It Helps You Roll With the Punches
Every relationship has its difficult times, and in many cases, they're impossible to see coming. However, for those with high levels of emotional intelligence, instead of running away when the going gets tough, they realize that making things work with someone they love is well worth weathering the ups and downs.
It Helps You See The Good in One Another
It's pretty easy to start taking someone for granted after you've been together for a long time. If you're particularly emotionally intelligent, however, it's easier to recognize when you're not appreciating your partner as much as you should, and correct your behavior to remedy this misstep. EQ also helps you recognize when your partner has unintentionally acted in error or taken you for granted, instead of assuming that they're doing things a certain way to upset you.
"EQ helps you give your loved ones the benefit of the doubt in ambiguous interactions. For example, you may have asked your spouse to get you your favorite kind of tea at the grocery store. He or she comes back with a different kind of tea. It may be easy to assume that your spouse just didn't care enough to get the right thing and then tell them how that hurts your feelings, and then get into an argument about it. Being able to give your spouse the benefit of the doubt may lead you to think that the store may have been out of your favorite kind of tea, but he/she did their best to get you something you'll like almost as much. And the outcome of this interaction would be quite different," explains Dr. Khazan. And for more reasons to tune up your EQ, discover the 20 Ways Emotional Intelligence Can Help You Get a Promotion.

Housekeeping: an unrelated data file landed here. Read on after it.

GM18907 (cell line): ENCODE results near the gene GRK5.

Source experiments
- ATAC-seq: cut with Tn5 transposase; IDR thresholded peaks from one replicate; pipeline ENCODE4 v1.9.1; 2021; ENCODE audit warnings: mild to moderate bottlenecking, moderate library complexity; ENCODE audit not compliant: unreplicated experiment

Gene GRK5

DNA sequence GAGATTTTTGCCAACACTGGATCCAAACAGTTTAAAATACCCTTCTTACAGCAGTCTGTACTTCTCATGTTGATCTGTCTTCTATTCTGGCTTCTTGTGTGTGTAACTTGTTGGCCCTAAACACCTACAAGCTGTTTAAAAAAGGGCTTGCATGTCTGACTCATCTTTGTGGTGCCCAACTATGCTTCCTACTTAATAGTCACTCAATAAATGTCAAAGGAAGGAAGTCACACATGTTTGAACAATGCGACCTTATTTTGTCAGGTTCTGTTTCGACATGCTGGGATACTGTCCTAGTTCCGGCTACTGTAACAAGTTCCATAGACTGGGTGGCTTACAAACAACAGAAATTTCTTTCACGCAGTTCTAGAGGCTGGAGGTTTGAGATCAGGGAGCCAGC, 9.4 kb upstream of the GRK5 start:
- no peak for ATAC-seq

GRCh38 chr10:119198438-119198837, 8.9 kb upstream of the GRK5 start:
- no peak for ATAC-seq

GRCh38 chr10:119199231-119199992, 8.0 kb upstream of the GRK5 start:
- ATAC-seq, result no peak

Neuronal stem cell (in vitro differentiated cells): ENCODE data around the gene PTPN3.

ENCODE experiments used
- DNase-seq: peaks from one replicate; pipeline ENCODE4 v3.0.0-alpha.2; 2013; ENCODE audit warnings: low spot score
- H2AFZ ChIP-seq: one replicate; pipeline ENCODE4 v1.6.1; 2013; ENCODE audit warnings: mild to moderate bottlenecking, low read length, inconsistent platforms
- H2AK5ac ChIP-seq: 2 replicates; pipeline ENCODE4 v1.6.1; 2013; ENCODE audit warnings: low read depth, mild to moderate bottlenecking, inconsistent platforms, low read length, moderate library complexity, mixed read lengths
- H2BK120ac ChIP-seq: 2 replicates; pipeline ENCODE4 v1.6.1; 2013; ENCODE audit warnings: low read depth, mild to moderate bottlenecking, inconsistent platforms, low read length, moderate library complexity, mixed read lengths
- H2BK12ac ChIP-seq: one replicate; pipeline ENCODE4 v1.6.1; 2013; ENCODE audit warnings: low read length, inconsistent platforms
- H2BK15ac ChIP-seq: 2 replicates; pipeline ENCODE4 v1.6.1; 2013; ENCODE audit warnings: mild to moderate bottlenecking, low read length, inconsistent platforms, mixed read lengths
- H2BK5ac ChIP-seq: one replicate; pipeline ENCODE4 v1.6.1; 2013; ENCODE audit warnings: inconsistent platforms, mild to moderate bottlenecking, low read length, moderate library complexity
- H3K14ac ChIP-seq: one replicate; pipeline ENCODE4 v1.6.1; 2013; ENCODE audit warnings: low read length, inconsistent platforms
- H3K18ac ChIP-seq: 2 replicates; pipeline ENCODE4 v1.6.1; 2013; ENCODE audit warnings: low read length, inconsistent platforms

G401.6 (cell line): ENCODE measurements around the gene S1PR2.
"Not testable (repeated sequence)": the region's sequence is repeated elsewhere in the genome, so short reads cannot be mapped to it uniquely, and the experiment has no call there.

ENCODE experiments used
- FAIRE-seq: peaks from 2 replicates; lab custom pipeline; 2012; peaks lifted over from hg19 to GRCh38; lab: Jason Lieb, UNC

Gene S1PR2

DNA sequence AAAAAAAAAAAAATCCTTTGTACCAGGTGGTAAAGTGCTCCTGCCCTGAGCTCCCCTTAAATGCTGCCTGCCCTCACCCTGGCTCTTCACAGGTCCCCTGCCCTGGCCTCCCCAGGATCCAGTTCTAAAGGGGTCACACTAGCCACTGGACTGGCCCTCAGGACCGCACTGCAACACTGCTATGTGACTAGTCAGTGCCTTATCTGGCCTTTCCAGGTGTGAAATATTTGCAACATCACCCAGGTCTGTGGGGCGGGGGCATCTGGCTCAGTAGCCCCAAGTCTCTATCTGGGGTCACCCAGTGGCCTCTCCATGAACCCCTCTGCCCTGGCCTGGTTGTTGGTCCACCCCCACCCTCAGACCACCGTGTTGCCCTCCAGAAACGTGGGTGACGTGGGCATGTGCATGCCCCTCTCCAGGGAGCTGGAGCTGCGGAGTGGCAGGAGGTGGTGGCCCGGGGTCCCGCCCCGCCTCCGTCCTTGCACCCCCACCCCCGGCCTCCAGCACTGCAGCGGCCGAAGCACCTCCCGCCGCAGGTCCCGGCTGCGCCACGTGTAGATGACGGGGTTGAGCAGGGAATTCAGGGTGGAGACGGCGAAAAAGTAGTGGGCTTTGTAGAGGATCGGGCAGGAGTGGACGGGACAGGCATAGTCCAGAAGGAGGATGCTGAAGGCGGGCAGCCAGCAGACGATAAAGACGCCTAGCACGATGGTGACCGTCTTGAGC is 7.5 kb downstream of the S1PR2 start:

It Helps You Stay Committed
While even the healthiest relationships wax and wane, there's one factor all long-term relationships have in common: people staying committed to them. If you're emotionally intelligent, understanding how devastating the loss of fidelity or partnership would be to your significant other can help you stay emotionally invested in the long run. In fact, one study reveals that emotional intelligence accounted for more than 40 percent of overall marital satisfaction among couples studied. And for dirt on those who can't stay committed, don't miss the 20 Dumbest Ways Men Have Been Caught Cheating.
It Can Help You Get the Things You Ask For